WSU announces humanities fellows for 2015-16

Humanities-fellowsPULLMAN, Wash. – Three professors – representing history, philosophy and ethnic studies – have been selected as Washington State University humanities fellows for the 2015-16 academic year.

C. Richard King, professor in critical culture, gender and race studies; Claudia Leeb, assistant professor in politics, philosophy and public affairs; and Matthew Sutton, associate professor in history, were chosen based on research proposals they submitted to the Humanities Planning Group (HPG).

“We are promoting an appreciation for the breadth and depth of humanities and their critical role in understanding life and society,” said Christopher Lupke, chair of HPG and professor of cinema studies and Chinese.

Humanities research funding

Each of the three awards is accompanied by a $12,500 grant. The fellow designation and funding are intended to promote further research and encourage pursuit of greater, external funding for humanities research.

“The selection of these three proposals and scholars emphasizes the broad nature of the humanities,” Lupke said. “We’ve now awarded fellowships in all the humanities units at WSU.”

Other academic disciplines within the humanities include literature, ancient and modern languages, art history, classics and linguistics.

A committee of senior WSU scholars evaluated proposals and made recommendations to the dean of the College of Arts and Sciences, which has sponsored the humanities fellows program since it was launched in 2014.

Public lectures to highlight fellows’ year

As a condition of selection, each fellow will deliver a free, public presentation during the academic year. A schedule will be announced in the fall and will be available at

King is an expert in indigenous culture. His research during the past two decades has sparked numerous conversations about use of American Indian mascots and popular representations of Native Americans. He is working on a book, “Playing with Indigeneity,” which offers a comparative assessment of racial play today.

His project will examine public performances of the qualities associated with and ascribed to indigenous cultures and peoples. It builds upon established scholarly discussions of “playing Indian” and the ways indigeneity, and enactments of it, matter. A monograph, to be published by the University of Toronto Press, will be among the key outcomes of King’s fellowship.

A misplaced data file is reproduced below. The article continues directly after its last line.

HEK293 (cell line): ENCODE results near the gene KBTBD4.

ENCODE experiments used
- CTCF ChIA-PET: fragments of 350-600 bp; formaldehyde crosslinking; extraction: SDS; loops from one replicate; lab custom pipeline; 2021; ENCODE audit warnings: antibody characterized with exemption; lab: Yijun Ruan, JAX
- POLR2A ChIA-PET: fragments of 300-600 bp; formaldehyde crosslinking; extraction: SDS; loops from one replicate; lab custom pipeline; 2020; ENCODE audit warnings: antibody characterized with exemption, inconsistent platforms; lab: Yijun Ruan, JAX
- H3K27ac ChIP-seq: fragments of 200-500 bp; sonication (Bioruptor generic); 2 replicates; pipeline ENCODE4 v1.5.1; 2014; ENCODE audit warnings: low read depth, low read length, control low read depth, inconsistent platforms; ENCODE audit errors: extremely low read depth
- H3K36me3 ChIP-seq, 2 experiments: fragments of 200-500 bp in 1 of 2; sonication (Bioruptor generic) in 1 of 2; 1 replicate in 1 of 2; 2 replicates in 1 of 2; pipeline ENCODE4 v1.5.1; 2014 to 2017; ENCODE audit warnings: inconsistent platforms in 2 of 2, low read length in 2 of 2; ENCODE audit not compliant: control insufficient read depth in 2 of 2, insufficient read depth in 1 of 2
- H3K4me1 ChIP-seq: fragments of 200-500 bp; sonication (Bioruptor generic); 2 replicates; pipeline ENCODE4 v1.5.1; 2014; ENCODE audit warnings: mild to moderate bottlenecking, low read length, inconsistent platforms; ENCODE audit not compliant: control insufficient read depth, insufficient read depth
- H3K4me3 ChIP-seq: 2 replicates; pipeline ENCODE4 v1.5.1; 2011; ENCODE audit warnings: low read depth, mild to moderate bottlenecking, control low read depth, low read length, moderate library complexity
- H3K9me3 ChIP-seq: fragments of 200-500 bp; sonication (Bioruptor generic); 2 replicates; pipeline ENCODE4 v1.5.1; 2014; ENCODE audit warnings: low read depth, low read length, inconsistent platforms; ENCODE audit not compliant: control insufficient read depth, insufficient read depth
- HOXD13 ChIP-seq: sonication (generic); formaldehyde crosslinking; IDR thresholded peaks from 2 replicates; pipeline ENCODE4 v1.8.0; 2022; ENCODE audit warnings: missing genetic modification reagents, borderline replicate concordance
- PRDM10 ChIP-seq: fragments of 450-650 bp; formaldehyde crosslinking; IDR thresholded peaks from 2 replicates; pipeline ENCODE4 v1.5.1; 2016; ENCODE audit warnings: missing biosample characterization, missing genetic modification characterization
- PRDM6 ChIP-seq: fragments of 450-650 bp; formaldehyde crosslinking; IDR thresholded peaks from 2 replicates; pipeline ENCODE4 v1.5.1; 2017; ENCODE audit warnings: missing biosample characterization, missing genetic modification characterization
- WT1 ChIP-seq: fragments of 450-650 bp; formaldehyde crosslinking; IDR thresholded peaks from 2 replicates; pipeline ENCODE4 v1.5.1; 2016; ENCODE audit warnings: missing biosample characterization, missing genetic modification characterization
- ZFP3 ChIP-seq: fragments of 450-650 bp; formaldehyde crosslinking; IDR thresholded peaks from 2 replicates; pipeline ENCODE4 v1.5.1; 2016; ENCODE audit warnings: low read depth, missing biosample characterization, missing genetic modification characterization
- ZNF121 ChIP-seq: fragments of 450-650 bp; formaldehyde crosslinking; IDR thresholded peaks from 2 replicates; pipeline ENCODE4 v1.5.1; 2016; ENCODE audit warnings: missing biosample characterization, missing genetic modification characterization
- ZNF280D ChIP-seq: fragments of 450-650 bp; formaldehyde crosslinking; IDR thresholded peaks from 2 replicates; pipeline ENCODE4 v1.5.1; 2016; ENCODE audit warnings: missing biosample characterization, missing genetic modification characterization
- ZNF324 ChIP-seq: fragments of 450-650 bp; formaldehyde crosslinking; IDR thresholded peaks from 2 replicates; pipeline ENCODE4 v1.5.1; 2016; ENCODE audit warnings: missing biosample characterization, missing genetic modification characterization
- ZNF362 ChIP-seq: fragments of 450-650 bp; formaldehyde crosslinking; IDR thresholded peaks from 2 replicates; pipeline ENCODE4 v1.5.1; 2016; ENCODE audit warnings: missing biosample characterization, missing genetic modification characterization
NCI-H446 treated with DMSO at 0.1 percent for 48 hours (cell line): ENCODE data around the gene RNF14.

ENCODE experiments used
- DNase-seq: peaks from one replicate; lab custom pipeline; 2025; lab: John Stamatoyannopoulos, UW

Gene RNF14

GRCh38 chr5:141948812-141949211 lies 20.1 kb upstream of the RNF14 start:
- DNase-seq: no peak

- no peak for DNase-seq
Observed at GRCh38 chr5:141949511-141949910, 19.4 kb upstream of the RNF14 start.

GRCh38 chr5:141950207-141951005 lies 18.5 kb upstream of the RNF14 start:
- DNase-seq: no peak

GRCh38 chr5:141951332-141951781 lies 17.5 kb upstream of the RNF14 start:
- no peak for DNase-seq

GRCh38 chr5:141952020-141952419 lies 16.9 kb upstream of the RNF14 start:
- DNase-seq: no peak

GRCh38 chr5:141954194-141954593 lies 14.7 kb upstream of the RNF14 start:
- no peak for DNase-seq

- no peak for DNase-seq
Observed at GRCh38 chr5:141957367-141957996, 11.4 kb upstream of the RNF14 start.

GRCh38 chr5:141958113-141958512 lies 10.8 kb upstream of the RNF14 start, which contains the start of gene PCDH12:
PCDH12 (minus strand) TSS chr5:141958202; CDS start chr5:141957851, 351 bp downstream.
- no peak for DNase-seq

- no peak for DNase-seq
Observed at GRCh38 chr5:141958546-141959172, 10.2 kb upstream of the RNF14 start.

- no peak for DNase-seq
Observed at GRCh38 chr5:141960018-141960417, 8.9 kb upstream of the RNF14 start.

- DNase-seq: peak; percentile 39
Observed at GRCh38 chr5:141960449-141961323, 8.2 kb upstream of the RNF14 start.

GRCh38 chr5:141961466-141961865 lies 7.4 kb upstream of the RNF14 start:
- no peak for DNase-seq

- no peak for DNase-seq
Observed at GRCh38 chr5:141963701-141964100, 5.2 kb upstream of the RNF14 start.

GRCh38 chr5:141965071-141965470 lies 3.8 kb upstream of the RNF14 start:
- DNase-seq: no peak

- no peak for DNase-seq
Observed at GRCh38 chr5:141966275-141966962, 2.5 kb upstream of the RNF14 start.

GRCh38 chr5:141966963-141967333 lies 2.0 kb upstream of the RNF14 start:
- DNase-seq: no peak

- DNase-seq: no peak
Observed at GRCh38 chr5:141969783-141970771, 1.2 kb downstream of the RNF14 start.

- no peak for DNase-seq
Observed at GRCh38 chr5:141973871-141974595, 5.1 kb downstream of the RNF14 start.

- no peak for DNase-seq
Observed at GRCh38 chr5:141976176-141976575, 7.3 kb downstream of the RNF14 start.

Leeb, who is trained in political theory and psychology, plans to complete a book during her fellowship. “The Tragedy of Silence: Guilt and Democracy” will analyze recent public controversies surrounding Austria’s hidden involvement in Nazi atrocities, as well as court documents of Austrian perpetrators, to answer the question of how perpetrating individuals and collectives deal with guilt.

It draws on Hannah Arendt and Theodor Adorno – 20th century political philosophers and theorists – to demonstrate that an adequate dealing with feelings of collective guilt resulting from a nation’s past crimes is necessary to create inclusive and functioning social and political communities in the present.

Sutton’s research focuses on the relationships among religion, politics and American culture from the late 19th century to the present. He draws from and addresses issues in history, religious studies, political science, American Studies and global studies.

His project, “Wild Bill’s Army of Faith: Religion and American Espionage in World War II,” attempts to tell the story of a small but influential group of missionaries and religious activists in espionage and covert operations employed by the U.S. government during World War II. Through never-before-seen archival materials, Sutton will reveal the significant roles these missionaries played in a book project his fellowship will help him complete.

Humanities in action at WSU

HPG is a group of faculty members who are working to create a Center for the Humanities at WSU. A proposal to the Faculty Senate is being finalized.

The group has sponsored a variety of events and initiatives on the Pullman campus. It is partnering with the Pullman and Whitman county libraries to sponsor speakers and conversations and has applied for a Humanities Washington grant to support community programming.